In addition, what does it say about this hastily drafted, poorly considered law that more than 700 plans have certified that one of the law’s provisions will either vastly increase costs or cause coverage to be sharply curtailed?  Does anyone doubt that, if all American businesses had been aware of the possibility of obtaining waivers, that 700 number would have been multiplied by a significant factor?  It also is worth noting that the waivers aren’t limited to small, Mom and Pop plans.  To the contrary, some of the plans that have received waivers have hundreds of thousands of participants.  According to the HHS website, the plans that have received waivers include the United Federation of Teachers Welfare Fund (351,000 participants), CIGNA (265,000 participants), Aetna (209,000 participants), and BCS Insurance (115,000 participants).  Given these waivers, how can the proponents of the “health care reform” legislation continue to contend that the legislation will neither increase costs nor reduce coverage?  By granting the waivers, the bureaucrats at HHS are admitting that the exact opposite will occur if the law is enforced as written.

Phony Figures

Today Kathleen Sebelius, the Secretary of the Department of Health and Human Services, released a report that concludes that up to half of all Americans below age 65 — 129 million in all — have some kind of “pre-existing condition” that might otherwise cause them to be denied health insurance coverage.  The report, which was released on the day the House of Representatives began debate on a bill to repeal the “health care reform” legislation, notes that under that legislation those individuals with “pre-existing conditions” cannot otherwise be denied coverage, or be charged significantly higher premiums.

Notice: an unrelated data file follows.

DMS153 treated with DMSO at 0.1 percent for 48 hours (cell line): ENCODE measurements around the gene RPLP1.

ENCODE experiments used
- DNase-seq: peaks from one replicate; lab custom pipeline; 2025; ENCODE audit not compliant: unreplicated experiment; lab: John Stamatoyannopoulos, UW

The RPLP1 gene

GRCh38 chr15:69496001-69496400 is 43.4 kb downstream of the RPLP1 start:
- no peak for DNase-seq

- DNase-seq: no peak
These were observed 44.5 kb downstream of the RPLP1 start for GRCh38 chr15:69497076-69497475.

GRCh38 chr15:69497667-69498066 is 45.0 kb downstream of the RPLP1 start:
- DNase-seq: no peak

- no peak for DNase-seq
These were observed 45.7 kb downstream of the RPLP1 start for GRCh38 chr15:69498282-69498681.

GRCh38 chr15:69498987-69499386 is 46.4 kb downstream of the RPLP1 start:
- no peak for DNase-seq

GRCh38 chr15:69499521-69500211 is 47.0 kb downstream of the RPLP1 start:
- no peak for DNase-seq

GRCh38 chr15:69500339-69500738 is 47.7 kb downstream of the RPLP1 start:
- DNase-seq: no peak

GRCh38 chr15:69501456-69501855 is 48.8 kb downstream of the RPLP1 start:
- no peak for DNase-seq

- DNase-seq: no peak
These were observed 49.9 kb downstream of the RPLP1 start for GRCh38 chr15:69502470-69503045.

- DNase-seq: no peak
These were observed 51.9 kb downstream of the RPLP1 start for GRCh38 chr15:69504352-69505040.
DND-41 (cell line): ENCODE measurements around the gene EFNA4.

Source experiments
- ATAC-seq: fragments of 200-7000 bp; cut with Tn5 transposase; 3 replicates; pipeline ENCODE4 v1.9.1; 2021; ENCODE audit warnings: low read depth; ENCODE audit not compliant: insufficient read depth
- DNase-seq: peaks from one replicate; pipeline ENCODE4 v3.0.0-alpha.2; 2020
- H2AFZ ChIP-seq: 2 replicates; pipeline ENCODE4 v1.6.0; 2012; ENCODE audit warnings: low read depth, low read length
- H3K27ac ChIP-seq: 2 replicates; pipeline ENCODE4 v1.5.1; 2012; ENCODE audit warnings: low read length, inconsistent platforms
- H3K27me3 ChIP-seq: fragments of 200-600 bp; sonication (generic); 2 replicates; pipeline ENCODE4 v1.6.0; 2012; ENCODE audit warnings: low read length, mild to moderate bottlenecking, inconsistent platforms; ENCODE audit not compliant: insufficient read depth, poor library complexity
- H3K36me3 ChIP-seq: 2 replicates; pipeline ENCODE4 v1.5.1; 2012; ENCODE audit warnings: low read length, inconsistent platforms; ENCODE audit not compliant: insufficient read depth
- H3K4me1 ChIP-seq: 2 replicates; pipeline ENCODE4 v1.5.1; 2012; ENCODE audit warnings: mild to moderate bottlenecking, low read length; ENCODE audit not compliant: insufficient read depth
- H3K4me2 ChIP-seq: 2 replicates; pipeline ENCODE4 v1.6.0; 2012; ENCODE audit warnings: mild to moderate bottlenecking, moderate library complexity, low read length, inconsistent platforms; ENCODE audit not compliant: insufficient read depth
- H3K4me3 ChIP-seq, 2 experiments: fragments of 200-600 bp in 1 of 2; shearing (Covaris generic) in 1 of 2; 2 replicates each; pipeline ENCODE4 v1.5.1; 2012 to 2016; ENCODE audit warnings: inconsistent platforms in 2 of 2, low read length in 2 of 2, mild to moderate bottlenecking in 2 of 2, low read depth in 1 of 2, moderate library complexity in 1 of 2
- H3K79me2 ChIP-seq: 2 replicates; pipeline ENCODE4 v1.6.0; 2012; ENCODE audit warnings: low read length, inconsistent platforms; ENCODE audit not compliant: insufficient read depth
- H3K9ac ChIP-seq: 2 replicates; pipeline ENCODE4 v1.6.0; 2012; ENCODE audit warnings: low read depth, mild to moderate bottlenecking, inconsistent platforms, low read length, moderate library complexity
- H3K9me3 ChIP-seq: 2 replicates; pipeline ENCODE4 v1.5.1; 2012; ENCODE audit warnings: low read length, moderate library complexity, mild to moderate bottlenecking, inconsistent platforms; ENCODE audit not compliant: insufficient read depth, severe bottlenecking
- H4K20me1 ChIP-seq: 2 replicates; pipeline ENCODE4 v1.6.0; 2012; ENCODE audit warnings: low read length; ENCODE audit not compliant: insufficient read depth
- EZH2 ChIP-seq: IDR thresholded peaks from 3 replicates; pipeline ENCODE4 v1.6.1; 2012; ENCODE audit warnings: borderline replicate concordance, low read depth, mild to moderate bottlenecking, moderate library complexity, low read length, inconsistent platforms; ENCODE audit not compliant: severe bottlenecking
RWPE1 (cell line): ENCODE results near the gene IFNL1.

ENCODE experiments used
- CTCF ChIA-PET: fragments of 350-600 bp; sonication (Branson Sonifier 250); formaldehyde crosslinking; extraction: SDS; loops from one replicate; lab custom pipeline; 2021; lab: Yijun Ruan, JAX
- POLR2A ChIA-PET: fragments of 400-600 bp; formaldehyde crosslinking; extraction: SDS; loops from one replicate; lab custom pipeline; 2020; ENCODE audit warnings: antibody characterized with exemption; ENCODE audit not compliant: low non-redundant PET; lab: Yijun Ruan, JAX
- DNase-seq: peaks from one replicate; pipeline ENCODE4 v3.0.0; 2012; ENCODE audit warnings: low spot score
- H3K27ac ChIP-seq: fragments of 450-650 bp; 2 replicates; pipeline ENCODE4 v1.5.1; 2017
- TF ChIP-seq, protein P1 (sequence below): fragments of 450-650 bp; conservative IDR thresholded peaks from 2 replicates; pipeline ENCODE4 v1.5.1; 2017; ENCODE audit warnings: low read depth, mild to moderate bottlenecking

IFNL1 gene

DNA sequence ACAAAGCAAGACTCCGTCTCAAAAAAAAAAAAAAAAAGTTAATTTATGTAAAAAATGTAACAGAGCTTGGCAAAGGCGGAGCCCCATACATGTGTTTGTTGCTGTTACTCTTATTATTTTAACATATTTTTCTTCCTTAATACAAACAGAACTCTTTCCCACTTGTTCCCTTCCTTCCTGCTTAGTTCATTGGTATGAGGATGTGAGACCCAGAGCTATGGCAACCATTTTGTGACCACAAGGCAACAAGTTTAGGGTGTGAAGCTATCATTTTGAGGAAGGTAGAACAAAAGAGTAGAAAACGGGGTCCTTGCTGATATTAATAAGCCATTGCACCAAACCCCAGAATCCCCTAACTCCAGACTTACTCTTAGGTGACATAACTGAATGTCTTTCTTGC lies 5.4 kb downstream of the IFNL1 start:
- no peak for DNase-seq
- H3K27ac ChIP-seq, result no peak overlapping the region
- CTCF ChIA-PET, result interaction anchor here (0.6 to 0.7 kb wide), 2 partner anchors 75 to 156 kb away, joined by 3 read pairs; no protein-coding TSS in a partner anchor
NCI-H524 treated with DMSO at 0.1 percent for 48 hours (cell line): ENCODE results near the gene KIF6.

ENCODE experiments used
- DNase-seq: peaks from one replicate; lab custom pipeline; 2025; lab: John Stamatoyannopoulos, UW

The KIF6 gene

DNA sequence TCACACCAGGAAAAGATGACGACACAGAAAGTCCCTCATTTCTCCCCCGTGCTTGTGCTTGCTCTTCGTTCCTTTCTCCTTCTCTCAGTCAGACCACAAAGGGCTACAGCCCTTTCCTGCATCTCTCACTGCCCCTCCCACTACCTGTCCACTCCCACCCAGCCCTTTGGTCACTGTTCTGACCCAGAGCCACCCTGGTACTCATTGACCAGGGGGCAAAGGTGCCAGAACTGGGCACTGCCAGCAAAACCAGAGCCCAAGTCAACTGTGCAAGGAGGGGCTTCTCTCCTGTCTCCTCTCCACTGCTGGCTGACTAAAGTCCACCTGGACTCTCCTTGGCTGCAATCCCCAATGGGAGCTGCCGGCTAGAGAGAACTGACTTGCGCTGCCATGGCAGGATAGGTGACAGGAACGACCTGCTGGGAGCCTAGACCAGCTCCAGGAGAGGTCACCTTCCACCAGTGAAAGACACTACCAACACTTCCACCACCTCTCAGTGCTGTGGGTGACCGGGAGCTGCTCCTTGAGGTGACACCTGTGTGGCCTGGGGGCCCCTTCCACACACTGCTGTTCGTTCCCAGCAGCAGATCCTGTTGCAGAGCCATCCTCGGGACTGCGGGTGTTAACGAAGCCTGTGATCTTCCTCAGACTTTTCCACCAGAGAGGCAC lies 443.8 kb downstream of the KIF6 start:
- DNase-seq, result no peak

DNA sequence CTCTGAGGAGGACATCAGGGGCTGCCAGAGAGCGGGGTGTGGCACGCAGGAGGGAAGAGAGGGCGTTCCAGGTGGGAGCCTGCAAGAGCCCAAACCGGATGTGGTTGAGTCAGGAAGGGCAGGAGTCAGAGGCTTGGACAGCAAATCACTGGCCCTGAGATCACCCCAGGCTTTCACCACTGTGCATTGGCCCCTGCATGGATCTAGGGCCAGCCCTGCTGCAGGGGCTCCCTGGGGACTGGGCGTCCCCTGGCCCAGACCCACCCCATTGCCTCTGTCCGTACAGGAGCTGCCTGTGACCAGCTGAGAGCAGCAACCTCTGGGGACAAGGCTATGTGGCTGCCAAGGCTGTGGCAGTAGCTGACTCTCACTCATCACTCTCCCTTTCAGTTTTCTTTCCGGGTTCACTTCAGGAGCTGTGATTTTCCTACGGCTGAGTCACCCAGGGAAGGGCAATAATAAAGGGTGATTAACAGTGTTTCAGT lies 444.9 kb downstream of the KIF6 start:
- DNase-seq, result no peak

HHS Secretary Kathleen Sebelius

As is the case so often these days, this report seems to be motivated almost entirely by political concerns — in this case, trying to make a case for retaining the “health care reform” legislation.  Consider the study itself.  It concludes that “50 to 129 million (19 to 50 percent of) non-elderly Americans have some type of pre-existing health condition.”  Can’t we expect a bit more precision from our governmental studies than a margin for error of 79 million Americans?  No doubt the political manueverers at HHS realized that the news media would report the higher number — which is exactly what has happened.  The headline on the ABC News website report on the study, for example, is:  “Half of Americans Have Pre-Existing Health Conditions”.

And consider, too, the fact that the report itself notes that “as many as 82 million Americans with employer-based coverage have a pre-existing condition.”  In other words, those conditions — if they exist at all — have not stopped those 82 million Americans from getting and keeping insurance through their employers.  If the insurance companies were really as evil as Secretary Sebelius and the supporters of “health care reform” legislation argue, how could that have happened?  Why didn’t the greedy insurance companies immediately eliminate coverage for those 82 million Americans?  The fact that, according to the government, as many as 82 million Americans are maintaining health insurance notwithstanding their purported “pre-existing conditions” refutes one of the basic arguments for having “health care reform” legislation in the first place.

Finally, the report shows, I think, that our federal government really doesn’t have much respect for the common sense of Americans.  Does anyone honestly think that if half of all Americans under 65 really had pre-existing conditions that made it impossible for them to get private health insurance we would see the kind of vigorous opposition to the “health care reform” legislation that has continued, unabated, despite the best efforts of the news media and the federal government to quash it?